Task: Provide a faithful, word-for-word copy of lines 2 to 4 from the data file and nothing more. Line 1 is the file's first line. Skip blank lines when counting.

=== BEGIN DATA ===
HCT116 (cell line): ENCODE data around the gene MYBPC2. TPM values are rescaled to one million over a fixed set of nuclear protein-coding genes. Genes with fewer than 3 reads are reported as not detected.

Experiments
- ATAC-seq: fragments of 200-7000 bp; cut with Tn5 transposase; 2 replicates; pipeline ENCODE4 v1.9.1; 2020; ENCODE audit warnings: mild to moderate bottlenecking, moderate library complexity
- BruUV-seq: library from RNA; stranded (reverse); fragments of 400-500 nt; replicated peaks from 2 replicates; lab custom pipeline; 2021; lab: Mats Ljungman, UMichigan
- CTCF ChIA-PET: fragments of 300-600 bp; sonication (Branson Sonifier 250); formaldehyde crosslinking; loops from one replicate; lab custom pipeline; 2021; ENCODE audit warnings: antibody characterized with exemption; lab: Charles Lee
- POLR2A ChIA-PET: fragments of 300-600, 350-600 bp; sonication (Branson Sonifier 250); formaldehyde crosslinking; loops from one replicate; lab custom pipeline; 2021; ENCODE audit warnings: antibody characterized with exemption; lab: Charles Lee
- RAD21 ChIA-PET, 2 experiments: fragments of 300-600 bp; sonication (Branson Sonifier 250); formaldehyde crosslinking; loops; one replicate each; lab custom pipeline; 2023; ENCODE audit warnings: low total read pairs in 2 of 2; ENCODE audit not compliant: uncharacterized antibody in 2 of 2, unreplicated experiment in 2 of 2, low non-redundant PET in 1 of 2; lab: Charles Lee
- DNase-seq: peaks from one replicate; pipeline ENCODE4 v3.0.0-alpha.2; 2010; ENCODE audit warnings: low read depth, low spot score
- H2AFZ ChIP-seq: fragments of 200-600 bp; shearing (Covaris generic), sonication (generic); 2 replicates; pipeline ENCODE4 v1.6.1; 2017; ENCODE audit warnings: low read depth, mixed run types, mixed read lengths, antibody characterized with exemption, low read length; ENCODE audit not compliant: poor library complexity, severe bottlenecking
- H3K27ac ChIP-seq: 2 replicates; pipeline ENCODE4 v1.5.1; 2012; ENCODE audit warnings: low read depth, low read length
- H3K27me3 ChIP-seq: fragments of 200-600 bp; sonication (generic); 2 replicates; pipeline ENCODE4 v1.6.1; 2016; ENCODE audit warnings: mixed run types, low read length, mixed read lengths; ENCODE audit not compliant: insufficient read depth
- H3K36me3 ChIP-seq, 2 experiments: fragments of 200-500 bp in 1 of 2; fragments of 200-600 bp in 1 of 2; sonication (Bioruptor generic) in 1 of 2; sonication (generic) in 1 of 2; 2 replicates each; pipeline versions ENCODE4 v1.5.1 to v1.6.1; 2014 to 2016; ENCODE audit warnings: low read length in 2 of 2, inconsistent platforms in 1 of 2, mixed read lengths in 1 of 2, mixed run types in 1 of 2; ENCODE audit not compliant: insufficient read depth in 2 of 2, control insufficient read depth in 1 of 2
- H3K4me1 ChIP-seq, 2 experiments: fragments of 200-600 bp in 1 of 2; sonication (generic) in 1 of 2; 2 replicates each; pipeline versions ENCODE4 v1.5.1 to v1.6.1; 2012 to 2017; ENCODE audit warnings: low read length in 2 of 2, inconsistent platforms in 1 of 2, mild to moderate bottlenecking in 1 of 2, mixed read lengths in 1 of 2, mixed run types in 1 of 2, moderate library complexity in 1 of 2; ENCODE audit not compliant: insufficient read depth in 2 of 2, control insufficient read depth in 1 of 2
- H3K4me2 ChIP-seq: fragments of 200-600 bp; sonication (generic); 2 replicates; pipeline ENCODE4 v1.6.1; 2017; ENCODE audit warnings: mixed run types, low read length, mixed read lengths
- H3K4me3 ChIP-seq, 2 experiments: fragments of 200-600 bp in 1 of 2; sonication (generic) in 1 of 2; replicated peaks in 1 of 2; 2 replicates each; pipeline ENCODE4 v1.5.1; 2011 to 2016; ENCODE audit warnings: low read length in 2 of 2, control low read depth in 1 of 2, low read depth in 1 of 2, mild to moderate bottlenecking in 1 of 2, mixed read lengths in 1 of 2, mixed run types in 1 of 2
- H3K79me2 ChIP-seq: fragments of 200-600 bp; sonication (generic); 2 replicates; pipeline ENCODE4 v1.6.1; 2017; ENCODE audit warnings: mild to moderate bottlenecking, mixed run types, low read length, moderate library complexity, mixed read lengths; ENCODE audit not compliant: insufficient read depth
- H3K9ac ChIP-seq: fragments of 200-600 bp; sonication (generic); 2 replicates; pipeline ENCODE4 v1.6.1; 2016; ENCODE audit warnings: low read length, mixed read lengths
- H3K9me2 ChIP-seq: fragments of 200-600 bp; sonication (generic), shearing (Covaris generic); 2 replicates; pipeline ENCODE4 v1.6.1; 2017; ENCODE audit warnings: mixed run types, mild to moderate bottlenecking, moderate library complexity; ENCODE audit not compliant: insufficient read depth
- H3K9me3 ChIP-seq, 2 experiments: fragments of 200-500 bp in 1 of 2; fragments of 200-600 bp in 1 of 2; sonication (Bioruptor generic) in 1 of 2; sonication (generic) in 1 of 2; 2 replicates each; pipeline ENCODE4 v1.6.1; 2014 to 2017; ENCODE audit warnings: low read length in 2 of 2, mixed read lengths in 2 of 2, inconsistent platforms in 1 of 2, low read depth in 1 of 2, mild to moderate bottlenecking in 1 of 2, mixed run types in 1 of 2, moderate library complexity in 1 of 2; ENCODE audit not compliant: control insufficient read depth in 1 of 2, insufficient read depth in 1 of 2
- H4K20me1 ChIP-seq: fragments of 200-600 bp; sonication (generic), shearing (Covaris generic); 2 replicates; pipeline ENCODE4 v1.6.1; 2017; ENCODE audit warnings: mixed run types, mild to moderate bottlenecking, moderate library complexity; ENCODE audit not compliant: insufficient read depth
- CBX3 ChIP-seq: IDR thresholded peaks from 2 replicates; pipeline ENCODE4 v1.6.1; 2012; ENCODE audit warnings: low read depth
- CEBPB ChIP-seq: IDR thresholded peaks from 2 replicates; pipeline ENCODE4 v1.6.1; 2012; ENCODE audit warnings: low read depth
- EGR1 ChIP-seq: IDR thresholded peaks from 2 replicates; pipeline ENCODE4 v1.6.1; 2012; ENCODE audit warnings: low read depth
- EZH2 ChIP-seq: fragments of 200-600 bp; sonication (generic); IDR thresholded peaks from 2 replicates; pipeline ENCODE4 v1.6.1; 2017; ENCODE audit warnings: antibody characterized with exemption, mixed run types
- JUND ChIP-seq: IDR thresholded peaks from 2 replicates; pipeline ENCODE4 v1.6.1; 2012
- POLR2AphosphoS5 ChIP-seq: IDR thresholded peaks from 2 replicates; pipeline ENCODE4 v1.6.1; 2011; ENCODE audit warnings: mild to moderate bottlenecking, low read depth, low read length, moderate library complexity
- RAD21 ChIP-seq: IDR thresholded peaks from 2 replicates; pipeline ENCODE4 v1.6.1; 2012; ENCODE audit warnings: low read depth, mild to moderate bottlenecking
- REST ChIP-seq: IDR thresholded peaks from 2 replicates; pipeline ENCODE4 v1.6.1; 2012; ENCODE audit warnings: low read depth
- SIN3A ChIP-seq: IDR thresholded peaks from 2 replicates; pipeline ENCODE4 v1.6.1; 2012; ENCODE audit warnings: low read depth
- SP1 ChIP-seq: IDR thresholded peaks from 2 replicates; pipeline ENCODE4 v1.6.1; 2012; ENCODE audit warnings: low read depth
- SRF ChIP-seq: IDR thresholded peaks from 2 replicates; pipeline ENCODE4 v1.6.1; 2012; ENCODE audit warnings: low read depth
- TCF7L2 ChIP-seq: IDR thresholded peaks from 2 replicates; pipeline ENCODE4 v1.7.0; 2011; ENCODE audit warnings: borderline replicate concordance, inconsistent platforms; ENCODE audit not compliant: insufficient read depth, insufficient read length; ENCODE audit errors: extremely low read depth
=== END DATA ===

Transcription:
Experiments
- ATAC-seq: fragments of 200-7000 bp; cut with Tn5 transposase; 2 replicates; pipeline ENCODE4 v1.9.1; 2020; ENCODE audit warnings: mild to moderate bottlenecking, moderate library complexity
- BruUV-seq: library from RNA; stranded (reverse); fragments of 400-500 nt; replicated peaks from 2 replicates; lab custom pipeline; 2021; lab: Mats Ljungman, UMichigan